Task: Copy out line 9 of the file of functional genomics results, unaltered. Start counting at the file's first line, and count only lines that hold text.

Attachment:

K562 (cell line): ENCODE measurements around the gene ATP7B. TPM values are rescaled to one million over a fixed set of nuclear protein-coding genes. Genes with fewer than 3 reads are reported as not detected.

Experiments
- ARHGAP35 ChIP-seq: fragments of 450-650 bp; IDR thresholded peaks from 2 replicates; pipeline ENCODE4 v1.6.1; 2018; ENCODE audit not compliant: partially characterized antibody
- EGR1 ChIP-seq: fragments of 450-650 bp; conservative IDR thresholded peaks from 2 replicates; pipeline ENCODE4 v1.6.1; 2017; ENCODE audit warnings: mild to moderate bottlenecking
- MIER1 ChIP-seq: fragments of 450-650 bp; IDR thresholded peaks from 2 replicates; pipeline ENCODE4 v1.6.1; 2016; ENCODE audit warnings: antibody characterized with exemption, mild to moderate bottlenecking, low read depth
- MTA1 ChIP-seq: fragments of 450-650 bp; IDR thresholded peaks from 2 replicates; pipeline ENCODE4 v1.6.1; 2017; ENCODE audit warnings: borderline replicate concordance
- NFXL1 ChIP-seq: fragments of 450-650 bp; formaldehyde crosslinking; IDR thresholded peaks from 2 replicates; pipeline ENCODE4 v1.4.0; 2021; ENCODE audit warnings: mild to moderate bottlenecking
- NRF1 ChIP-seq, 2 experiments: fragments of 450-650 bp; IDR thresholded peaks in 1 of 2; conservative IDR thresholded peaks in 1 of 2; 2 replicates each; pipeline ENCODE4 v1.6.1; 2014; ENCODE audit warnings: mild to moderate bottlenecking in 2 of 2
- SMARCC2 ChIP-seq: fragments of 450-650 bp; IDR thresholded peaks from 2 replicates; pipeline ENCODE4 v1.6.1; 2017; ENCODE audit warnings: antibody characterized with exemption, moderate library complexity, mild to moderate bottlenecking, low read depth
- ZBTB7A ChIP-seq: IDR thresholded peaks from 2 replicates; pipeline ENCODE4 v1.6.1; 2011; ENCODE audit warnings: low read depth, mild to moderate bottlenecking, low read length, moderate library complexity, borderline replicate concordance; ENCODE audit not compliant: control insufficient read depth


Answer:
- SMARCC2 ChIP-seq: fragments of 450-650 bp; IDR thresholded peaks from 2 replicates; pipeline ENCODE4 v1.6.1; 2017; ENCODE audit warnings: antibody characterized with exemption, moderate library complexity, mild to moderate bottlenecking, low read depth